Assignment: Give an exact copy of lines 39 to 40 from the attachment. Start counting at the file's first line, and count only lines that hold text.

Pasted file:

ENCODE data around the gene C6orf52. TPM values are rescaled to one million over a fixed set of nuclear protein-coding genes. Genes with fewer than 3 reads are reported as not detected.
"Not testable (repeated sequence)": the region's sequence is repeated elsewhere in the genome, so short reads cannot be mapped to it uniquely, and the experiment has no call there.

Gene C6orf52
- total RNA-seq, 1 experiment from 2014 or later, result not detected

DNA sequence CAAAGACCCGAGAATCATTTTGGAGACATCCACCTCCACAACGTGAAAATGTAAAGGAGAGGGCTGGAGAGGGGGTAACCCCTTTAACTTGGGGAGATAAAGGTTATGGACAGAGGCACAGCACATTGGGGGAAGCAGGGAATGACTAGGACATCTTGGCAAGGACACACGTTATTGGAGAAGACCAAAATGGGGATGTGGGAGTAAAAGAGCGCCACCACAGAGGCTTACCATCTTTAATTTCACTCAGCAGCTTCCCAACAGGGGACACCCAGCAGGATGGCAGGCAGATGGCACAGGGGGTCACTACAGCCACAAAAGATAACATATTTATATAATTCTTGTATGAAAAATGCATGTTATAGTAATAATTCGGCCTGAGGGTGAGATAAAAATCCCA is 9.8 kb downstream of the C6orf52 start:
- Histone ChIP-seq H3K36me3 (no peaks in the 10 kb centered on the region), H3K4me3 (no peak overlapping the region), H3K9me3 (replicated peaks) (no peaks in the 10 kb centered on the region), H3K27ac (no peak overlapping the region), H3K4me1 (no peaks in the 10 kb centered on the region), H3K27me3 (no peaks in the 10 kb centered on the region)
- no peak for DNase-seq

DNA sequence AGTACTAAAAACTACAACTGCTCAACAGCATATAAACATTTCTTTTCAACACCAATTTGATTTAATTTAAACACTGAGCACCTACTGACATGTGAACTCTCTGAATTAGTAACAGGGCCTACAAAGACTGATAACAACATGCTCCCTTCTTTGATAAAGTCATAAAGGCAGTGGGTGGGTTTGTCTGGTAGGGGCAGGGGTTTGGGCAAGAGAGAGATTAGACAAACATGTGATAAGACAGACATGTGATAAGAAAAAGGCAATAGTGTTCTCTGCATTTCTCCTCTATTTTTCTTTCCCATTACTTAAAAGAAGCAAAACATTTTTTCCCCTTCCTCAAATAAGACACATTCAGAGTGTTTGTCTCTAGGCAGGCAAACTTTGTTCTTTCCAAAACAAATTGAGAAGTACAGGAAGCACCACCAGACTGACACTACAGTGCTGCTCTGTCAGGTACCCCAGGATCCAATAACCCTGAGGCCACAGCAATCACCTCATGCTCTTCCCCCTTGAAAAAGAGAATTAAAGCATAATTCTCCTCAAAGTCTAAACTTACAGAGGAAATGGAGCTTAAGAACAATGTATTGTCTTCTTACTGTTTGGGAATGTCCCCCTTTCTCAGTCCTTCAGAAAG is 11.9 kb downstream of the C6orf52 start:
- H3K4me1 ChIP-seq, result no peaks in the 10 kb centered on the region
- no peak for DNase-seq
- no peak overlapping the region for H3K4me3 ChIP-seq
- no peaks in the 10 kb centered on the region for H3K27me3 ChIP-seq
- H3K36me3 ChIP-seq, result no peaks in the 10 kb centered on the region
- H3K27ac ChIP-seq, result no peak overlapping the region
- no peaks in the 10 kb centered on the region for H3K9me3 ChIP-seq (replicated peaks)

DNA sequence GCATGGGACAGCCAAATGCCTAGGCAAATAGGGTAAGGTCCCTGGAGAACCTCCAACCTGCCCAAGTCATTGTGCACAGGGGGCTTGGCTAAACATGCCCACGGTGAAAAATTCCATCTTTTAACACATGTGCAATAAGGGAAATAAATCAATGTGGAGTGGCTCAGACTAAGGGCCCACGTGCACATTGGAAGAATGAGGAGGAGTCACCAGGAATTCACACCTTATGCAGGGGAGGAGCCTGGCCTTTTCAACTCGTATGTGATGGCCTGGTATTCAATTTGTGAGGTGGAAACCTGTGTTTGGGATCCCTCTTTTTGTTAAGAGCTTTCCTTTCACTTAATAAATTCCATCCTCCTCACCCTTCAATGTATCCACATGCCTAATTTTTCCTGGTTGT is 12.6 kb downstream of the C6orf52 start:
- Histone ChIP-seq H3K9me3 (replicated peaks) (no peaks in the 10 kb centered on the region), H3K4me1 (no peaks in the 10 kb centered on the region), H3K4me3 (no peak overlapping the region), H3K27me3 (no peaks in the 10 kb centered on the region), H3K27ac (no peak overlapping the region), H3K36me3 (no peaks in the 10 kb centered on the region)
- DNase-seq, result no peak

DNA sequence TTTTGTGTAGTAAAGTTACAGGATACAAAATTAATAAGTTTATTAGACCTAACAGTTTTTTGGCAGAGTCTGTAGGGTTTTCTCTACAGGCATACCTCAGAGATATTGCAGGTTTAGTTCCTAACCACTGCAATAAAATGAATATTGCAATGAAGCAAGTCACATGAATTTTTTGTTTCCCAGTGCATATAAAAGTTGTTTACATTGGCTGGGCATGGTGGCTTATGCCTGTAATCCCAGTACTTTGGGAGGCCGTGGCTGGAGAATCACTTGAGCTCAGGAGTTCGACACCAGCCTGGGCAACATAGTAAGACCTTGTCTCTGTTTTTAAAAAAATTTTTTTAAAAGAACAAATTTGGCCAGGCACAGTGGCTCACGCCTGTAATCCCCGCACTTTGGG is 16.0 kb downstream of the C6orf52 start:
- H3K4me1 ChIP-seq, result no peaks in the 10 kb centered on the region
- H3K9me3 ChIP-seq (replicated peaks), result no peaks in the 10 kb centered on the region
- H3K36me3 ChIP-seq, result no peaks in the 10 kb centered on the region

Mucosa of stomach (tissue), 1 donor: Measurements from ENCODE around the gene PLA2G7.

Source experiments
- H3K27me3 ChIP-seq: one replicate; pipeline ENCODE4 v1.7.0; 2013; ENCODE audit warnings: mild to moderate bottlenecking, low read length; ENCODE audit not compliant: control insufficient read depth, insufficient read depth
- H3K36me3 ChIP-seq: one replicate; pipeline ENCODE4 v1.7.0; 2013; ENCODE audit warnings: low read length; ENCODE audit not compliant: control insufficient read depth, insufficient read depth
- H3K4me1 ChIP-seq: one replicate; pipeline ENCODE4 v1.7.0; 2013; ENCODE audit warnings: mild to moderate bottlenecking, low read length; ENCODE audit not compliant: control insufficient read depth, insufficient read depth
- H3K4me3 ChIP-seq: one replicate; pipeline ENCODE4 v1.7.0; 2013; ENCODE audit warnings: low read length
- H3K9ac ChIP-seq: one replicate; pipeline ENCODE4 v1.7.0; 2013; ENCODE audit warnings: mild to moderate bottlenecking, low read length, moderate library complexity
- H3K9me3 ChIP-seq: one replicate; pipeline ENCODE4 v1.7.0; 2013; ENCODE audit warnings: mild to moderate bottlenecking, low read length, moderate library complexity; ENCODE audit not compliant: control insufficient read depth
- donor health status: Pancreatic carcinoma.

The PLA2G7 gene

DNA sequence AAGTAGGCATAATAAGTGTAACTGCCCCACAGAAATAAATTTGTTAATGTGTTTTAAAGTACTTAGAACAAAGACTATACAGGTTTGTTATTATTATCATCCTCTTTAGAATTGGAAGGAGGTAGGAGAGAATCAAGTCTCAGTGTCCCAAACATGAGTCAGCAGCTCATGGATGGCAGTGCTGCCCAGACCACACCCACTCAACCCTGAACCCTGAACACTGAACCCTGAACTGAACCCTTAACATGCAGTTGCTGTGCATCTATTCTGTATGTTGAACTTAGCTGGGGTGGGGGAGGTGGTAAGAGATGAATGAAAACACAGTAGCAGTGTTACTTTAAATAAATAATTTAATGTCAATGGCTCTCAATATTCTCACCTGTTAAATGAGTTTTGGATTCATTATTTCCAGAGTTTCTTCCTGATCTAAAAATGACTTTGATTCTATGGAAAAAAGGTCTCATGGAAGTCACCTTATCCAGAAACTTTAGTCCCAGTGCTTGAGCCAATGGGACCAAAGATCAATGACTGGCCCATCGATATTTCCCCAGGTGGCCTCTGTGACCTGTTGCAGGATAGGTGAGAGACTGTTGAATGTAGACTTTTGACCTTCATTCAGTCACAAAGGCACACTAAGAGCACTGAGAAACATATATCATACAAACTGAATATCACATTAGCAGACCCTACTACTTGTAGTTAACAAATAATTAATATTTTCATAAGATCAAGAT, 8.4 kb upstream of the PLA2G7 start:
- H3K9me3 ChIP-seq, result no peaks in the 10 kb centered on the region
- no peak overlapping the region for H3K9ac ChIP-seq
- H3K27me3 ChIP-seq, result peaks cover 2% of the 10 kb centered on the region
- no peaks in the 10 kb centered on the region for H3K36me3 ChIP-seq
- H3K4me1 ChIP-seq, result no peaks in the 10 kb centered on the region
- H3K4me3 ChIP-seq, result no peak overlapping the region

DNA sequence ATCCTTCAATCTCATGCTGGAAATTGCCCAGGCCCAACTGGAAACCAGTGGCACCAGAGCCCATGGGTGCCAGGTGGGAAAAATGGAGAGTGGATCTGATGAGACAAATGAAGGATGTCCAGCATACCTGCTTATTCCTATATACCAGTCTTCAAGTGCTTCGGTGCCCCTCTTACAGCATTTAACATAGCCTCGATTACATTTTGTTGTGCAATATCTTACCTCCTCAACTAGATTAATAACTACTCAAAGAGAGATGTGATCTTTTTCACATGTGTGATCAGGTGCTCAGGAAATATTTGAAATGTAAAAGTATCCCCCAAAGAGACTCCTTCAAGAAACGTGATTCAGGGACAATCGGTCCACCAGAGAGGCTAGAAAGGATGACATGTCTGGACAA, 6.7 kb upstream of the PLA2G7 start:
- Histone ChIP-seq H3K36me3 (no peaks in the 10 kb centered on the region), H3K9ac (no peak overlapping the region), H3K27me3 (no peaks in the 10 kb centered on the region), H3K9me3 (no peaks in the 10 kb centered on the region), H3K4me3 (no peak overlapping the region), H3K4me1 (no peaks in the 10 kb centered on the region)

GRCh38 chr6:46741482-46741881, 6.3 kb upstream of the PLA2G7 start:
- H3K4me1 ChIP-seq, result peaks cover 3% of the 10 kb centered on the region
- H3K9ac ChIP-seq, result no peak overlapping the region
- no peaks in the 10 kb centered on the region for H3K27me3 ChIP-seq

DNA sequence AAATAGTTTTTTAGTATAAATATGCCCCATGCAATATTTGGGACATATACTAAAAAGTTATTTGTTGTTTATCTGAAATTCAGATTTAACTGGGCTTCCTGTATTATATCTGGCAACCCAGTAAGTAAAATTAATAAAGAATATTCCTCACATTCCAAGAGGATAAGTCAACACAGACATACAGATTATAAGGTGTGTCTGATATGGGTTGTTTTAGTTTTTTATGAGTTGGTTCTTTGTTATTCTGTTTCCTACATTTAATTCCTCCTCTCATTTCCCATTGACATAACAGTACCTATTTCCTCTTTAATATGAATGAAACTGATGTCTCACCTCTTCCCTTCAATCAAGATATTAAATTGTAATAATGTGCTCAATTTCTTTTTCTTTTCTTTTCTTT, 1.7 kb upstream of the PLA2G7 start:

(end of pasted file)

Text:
- H3K4me3 ChIP-seq, result no peak overlapping the region

DNA sequence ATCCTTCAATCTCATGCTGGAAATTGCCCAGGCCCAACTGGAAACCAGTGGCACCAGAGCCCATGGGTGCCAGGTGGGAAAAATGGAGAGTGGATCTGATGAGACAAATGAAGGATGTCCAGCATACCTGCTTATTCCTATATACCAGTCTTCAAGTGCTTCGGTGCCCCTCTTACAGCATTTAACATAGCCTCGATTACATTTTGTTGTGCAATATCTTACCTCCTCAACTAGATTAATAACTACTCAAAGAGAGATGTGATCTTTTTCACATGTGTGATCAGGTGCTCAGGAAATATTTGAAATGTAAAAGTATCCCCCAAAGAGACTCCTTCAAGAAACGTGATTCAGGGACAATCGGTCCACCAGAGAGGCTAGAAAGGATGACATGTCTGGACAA, 6.7 kb upstream of the PLA2G7 start: